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3 Serving Habits I have Built Since Returning Home

Returning home was a milestone moment in the journey of my life. As I wrote in my essay about the move, the idea was to do more of what I love, in the land I love, around those I love.

Interestingly, events ranging from the pandemic to confronting loss and reliving trauma have served as hiccups that kept me from gaining momentum.

Although there was no way of controlling these events, what has helped is to divert the energy toward areas where I did have control, such as my habits. Having achieved consistency with three such habits over the years, I felt it is about time I write about them.

Here they are -

1. Waking & Sleeping Early

Technically first kickstarted during my corporate days, waking early is possibly the most serving habit I have built in recent years. I remember coming across its benefits in an interview with Tim Cook I had read. The most obvious of these benefits was to get space to tick off the important stuff in the morning, such that distractions that invariably come up do not distract us. During those corporate days beating the traffic was another benefit.

Even though my commute is now a comical walk from the bedroom to the studio, I have not just kept up with the habit but doubled down on it. During my corporate days, I would wake between 6 am to 7 am and depart for work by 9 am at the latest. Since moving, I tend to wake naturally between 4-5 am. The benefit of drowning out distractions is possibly more valuable with the creative nature of my present work.

As someone suffering from insomnia, it has not been waking up that’s been a challenge as much as falling asleep. What has worked over the years is to form a custom night-time routine. I start with a hot water bath (with the intent of temperature regulation to aid sleep), diffuse lavender essential oil, cool the bedroom (same intent as earlier), and light reading. Since I do not use screens during or after this time, it’s got to be a physical book.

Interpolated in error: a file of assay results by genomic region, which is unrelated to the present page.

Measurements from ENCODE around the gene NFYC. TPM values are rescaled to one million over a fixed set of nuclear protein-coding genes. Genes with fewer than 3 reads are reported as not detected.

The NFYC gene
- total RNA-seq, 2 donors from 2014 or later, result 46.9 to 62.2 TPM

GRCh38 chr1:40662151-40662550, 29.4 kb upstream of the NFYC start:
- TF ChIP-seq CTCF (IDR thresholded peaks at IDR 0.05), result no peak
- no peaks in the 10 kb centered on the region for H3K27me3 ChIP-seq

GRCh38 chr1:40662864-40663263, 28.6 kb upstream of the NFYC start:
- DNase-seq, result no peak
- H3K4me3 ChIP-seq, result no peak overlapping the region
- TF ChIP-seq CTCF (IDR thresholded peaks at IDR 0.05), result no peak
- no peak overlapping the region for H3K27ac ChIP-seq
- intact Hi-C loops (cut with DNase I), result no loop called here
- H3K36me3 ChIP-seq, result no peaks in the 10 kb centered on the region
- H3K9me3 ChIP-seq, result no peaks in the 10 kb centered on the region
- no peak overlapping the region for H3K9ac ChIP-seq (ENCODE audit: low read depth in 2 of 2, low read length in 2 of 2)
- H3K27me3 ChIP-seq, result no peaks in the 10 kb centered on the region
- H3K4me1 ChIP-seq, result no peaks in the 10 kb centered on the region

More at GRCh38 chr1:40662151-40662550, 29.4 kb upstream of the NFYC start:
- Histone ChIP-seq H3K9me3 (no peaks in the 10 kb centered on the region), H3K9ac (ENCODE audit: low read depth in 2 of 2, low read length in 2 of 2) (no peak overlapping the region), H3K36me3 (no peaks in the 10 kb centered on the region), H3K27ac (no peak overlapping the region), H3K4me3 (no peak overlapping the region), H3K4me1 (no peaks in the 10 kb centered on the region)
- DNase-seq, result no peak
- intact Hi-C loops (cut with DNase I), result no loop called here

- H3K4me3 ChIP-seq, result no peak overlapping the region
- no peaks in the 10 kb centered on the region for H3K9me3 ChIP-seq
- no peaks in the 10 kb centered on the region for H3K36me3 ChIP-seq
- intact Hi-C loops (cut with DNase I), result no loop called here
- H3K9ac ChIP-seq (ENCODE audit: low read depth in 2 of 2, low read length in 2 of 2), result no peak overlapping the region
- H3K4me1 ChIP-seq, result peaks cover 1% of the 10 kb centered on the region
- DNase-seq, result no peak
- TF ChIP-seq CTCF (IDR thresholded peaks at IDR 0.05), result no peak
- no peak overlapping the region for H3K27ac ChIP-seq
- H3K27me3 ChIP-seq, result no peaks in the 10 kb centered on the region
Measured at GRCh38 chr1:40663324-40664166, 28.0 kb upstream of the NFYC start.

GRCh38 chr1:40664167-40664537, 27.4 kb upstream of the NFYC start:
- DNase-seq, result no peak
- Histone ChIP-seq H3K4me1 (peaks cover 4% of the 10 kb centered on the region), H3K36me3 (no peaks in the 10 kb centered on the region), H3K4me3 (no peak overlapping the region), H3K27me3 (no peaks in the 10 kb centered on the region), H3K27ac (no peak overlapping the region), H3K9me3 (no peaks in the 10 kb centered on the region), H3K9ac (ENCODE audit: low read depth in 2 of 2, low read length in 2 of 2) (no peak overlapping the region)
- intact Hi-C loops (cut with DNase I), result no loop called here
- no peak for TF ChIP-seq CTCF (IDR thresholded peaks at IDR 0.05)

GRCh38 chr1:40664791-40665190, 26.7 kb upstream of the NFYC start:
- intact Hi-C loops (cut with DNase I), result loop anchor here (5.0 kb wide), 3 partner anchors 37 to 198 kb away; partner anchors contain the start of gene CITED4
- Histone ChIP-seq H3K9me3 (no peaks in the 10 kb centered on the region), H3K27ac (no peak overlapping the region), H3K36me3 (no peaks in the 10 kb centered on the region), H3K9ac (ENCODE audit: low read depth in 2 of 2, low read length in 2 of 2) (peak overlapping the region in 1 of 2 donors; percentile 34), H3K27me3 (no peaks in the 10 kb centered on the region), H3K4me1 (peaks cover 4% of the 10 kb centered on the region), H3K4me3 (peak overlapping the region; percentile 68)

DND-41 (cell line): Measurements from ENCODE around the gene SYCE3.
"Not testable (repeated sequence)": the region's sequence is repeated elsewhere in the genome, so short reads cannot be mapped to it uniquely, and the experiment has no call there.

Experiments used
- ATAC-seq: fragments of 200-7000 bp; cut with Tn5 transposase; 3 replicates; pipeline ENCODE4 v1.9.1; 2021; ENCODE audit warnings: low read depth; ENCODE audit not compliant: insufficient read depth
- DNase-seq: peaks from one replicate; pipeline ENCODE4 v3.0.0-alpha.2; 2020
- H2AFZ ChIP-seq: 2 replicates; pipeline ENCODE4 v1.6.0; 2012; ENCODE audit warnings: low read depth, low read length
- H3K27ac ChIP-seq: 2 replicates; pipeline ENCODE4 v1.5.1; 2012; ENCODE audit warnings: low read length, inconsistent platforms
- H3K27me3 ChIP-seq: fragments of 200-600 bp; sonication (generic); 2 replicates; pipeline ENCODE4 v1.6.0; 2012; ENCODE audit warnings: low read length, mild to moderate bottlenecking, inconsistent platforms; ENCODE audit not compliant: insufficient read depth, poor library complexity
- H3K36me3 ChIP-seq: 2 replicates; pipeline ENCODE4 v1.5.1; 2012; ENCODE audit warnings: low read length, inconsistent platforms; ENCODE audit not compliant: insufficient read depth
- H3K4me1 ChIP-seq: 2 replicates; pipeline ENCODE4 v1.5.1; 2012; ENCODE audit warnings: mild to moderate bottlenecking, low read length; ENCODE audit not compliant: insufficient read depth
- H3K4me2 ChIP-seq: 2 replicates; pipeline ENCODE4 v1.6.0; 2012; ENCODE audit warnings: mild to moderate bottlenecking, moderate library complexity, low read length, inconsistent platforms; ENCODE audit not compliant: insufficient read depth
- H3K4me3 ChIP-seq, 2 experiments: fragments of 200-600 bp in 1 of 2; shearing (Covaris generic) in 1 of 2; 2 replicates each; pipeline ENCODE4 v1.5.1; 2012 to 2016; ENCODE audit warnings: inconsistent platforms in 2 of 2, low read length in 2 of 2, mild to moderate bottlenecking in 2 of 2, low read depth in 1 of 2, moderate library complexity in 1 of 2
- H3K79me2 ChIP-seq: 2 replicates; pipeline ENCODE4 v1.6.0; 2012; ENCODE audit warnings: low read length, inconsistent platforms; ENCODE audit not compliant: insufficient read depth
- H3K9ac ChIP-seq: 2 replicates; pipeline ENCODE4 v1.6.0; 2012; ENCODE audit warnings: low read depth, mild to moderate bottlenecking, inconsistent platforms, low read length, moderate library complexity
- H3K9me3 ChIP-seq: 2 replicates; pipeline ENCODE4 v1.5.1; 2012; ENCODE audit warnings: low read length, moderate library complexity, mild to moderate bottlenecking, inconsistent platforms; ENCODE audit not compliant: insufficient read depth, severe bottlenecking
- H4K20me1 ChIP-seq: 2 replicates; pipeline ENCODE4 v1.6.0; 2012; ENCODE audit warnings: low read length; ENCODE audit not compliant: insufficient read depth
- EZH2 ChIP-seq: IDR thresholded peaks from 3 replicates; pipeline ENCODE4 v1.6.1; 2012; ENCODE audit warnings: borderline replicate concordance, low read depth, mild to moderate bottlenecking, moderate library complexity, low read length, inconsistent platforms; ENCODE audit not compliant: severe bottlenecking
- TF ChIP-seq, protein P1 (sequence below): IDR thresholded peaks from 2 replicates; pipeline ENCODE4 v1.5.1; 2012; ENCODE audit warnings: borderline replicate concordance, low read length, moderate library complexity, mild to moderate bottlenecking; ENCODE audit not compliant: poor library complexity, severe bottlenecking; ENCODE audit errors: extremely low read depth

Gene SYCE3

Of course, despite all of this, sleep can still be elusive at times. What helps on such nights is to burn one down or to let it happen and do something instead of forcing sleep.

2. Riyaz

Riyaz is “the systematic practice of music, dance, or any other art form.” In the early days of taking the plunge, I noticed quickly that my creative sensibilities were rapidly evolving and that it might be prudent to focus more on showing up with my work rather than showing off.

As a result, I began focusing more on riyaz or putting in the thousands of hours of practice rooted in polishing my sensibilities and focusing on consistency rather than being prolific with sharing my work.

As a general thumb rule, I have tried to make sure that I either write, make music, or capture visuals every single day. If there is a break to the streak, I try to rebuild it as soon as possible.

Besides the more obvious benefit of helping me get better at my craft, it also serves as a great way to add structure and calm to what can often feel like a chaotic rhythm to life.

3. Analytics

Another corporate habit that has come in handy is to maintain documentation on data around how I spent my time and money using spreadsheets.

No longer working with others, I have benefited by practicing self-discipline to accurately and consistently track this data. Having the data means I can derive insights and trends (visualized using charts and pivots). At a quick glance, I can find out my most inactive days or top expenses.

Again, much like riyaz, documenting and analyzing this information daily also helped offer a semblance of structure and control during an otherwise chaotic period.

If you are a member, check your inbox to download templates (and a guide) for tracking and analyzing your time and finances using the spreadsheet app Numbers by Apple.

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